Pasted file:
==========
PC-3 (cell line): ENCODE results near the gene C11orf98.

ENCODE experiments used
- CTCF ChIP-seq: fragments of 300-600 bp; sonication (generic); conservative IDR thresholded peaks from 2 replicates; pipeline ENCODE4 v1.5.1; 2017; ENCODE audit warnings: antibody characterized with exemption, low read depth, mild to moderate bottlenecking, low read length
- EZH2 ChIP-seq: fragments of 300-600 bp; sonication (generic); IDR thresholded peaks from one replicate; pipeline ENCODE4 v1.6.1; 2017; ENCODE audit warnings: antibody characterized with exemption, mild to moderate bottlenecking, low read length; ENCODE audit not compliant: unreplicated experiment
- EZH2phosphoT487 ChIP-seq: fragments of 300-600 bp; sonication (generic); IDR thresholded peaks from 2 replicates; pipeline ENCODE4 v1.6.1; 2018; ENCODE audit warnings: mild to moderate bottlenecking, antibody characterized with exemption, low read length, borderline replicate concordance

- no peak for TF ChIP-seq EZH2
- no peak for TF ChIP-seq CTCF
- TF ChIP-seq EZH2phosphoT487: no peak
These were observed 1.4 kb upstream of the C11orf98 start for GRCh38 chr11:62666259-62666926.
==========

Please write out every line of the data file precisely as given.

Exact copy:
PC-3 (cell line): ENCODE results near the gene C11orf98.

ENCODE experiments used
- CTCF ChIP-seq: fragments of 300-600 bp; sonication (generic); conservative IDR thresholded peaks from 2 replicates; pipeline ENCODE4 v1.5.1; 2017; ENCODE audit warnings: antibody characterized with exemption, low read depth, mild to moderate bottlenecking, low read length
- EZH2 ChIP-seq: fragments of 300-600 bp; sonication (generic); IDR thresholded peaks from one replicate; pipeline ENCODE4 v1.6.1; 2017; ENCODE audit warnings: antibody characterized with exemption, mild to moderate bottlenecking, low read length; ENCODE audit not compliant: unreplicated experiment
- EZH2phosphoT487 ChIP-seq: fragments of 300-600 bp; sonication (generic); IDR thresholded peaks from 2 replicates; pipeline ENCODE4 v1.6.1; 2018; ENCODE audit warnings: mild to moderate bottlenecking, antibody characterized with exemption, low read length, borderline replicate concordance

- no peak for TF ChIP-seq EZH2
- no peak for TF ChIP-seq CTCF
- TF ChIP-seq EZH2phosphoT487: no peak
These were observed 1.4 kb upstream of the C11orf98 start for GRCh38 chr11:62666259-62666926.